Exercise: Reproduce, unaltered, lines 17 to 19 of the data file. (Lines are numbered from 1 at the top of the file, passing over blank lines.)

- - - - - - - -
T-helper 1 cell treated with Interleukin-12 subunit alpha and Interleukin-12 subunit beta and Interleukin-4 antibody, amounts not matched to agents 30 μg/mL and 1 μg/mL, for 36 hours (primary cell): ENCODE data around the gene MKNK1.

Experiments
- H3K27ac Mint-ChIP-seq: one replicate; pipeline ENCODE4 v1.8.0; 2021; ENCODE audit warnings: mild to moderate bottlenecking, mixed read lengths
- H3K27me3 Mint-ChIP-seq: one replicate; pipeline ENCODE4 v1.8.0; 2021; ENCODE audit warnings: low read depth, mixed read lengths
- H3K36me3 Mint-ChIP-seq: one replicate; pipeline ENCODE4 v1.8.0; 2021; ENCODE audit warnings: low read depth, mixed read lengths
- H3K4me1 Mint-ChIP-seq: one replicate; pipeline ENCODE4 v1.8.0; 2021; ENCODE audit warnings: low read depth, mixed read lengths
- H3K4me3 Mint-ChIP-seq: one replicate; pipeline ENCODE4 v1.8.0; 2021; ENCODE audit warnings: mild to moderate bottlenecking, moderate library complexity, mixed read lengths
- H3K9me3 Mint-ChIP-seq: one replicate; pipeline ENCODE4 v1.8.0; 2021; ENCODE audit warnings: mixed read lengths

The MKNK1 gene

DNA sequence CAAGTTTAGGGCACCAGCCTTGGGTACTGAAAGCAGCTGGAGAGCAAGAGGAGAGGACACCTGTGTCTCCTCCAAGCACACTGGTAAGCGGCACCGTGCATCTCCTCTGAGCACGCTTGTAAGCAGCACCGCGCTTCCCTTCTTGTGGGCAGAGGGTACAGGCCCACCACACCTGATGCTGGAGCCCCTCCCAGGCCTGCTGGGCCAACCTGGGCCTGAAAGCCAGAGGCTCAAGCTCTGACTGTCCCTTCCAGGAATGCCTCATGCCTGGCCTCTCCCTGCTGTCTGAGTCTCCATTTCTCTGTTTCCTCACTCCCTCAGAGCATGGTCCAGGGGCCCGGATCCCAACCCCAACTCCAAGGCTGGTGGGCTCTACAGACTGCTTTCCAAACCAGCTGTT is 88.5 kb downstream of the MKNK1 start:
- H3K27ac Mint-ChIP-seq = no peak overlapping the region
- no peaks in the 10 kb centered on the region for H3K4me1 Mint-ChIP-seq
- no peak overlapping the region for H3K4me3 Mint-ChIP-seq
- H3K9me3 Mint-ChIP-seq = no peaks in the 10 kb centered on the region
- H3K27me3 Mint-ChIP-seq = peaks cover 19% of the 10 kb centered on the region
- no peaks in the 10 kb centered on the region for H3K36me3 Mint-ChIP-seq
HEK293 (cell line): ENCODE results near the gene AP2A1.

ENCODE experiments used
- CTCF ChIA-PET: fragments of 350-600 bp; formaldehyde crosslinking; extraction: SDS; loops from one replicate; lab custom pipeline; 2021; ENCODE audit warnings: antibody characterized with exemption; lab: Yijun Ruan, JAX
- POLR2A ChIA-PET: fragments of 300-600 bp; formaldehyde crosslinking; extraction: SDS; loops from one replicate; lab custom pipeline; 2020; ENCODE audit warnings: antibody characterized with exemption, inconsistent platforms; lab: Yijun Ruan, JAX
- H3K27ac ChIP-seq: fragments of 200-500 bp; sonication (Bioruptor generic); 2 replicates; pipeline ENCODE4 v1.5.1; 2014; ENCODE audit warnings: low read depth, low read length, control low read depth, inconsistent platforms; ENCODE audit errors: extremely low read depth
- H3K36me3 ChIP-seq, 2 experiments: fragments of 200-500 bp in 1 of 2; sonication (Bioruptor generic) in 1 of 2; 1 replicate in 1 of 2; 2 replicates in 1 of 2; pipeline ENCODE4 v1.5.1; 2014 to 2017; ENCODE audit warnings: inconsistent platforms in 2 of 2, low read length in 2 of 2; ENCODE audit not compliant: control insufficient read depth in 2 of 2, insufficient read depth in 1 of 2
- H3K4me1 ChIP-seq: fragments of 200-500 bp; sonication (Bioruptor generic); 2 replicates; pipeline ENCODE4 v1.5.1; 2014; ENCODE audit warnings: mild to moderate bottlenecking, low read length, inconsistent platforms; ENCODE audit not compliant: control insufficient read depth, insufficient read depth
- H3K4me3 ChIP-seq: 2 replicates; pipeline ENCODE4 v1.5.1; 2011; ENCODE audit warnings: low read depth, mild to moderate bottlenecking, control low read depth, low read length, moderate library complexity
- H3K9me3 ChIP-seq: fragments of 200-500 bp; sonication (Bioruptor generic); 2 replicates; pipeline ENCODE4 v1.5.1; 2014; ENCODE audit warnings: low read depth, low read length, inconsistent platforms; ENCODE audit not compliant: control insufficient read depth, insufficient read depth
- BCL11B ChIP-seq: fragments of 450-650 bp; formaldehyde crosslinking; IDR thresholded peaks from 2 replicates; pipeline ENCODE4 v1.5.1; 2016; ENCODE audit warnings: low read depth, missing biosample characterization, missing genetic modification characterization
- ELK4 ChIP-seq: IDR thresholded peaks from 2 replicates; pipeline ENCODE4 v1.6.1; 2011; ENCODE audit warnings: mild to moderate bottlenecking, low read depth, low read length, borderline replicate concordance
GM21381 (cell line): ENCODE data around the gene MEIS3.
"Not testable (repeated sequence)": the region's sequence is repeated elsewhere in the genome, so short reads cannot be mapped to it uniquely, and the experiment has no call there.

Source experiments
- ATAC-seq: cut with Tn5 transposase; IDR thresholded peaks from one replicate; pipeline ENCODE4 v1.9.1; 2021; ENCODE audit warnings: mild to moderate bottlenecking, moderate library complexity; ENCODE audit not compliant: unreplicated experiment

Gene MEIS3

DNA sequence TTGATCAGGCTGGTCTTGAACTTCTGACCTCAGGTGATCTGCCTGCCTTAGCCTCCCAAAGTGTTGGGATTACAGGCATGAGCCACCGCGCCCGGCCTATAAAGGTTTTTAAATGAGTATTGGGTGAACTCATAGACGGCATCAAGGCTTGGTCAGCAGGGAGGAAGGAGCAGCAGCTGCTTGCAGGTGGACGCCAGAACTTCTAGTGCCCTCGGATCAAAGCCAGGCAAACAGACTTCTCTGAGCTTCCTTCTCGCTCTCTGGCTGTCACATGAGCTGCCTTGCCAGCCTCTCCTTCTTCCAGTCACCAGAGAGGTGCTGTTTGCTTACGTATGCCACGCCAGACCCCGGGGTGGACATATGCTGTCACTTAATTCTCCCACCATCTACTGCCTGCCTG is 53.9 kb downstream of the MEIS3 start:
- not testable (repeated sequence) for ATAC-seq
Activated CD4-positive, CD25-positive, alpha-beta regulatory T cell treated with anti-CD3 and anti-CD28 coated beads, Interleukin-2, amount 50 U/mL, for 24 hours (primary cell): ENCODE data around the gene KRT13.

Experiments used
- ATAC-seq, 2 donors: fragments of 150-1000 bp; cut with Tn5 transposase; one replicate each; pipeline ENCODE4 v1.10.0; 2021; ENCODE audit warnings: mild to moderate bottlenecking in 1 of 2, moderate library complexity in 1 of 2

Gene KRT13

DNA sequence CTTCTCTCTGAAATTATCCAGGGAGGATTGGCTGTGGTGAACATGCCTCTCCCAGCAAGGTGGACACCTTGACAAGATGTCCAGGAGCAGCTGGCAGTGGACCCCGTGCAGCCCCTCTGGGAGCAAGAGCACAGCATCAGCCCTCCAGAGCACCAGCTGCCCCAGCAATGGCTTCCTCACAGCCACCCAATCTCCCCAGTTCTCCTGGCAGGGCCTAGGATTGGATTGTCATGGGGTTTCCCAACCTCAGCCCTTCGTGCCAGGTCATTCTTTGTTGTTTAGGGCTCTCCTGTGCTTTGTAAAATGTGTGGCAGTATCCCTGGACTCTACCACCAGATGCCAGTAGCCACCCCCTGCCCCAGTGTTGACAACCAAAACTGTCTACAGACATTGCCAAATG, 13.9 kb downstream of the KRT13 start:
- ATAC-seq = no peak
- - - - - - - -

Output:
HEK293 (cell line): ENCODE results near the gene AP2A1.

ENCODE experiments used
- CTCF ChIA-PET: fragments of 350-600 bp; formaldehyde crosslinking; extraction: SDS; loops from one replicate; lab custom pipeline; 2021; ENCODE audit warnings: antibody characterized with exemption; lab: Yijun Ruan, JAX